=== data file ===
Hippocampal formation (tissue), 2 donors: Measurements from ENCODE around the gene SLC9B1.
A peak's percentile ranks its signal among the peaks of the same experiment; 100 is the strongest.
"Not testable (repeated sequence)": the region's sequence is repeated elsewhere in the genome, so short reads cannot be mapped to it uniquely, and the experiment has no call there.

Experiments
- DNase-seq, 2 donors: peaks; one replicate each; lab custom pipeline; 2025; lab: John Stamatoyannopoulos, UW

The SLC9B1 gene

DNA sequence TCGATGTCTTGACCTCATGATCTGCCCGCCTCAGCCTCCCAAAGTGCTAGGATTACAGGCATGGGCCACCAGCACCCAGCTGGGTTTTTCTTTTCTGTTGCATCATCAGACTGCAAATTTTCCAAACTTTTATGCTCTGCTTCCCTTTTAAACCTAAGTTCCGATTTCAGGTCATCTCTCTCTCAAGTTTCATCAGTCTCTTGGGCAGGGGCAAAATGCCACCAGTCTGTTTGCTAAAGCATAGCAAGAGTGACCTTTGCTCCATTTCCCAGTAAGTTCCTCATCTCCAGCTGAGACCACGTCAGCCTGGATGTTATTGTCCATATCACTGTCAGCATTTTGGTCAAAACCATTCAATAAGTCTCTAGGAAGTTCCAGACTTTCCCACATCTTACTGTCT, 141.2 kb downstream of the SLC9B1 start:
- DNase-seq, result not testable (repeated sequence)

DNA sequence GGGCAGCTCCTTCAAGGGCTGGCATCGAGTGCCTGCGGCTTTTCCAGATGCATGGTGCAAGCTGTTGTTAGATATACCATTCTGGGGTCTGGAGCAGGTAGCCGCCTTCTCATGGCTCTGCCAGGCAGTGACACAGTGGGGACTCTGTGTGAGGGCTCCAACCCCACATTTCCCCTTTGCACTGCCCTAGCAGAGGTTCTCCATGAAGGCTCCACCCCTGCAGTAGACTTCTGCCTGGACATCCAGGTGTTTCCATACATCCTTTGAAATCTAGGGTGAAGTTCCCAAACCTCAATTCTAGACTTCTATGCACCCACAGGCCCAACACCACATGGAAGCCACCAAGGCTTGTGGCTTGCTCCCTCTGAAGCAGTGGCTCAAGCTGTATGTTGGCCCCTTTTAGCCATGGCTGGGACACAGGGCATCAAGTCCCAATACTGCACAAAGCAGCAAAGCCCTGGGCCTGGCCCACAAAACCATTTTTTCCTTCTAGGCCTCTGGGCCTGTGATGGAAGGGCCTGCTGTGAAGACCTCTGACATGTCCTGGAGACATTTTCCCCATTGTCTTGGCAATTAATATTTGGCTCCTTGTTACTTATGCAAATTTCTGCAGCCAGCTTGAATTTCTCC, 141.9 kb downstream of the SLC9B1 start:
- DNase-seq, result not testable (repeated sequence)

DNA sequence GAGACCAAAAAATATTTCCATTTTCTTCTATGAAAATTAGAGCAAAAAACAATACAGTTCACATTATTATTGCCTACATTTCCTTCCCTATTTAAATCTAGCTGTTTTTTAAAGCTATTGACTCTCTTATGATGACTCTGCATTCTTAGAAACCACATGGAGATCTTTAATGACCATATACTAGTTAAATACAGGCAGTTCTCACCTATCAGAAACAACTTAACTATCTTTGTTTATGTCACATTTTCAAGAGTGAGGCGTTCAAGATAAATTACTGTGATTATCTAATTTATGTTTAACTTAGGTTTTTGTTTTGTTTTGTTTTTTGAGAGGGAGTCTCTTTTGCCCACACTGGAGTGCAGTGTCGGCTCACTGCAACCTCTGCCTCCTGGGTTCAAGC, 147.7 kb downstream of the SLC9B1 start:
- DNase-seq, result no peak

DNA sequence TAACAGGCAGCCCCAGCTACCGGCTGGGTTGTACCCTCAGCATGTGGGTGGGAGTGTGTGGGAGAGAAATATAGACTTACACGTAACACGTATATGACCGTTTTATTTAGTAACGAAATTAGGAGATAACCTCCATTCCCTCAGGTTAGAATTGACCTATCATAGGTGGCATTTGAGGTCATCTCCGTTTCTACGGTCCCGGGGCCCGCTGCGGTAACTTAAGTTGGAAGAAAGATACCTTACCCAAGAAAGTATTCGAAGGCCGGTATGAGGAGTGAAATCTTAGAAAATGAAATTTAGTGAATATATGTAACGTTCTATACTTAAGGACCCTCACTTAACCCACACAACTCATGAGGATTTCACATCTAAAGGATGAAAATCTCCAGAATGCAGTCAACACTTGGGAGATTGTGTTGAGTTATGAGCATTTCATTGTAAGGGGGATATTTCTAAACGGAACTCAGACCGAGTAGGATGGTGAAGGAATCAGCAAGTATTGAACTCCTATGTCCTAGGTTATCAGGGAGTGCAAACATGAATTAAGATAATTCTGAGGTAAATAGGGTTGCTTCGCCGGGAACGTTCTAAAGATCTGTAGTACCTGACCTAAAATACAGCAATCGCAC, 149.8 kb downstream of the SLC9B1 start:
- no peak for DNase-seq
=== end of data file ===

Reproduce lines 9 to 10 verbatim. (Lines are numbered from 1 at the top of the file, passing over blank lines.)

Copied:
DNA sequence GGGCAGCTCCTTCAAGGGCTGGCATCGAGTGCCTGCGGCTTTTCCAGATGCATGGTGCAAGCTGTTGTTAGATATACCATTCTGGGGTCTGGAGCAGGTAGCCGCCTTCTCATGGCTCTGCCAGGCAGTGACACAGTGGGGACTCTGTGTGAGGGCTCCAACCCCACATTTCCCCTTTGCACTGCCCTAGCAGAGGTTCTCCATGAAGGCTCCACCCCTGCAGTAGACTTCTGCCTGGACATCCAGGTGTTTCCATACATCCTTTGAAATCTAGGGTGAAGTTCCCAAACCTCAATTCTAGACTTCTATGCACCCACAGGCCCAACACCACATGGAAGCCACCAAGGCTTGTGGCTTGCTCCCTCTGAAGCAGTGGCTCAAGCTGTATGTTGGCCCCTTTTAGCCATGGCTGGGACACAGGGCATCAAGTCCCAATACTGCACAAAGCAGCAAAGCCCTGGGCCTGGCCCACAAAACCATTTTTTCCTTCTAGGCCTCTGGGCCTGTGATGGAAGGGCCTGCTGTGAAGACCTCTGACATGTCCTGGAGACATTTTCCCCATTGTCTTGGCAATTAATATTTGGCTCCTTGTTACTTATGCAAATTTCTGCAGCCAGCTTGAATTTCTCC, 141.9 kb downstream of the SLC9B1 start:
- DNase-seq, result not testable (repeated sequence)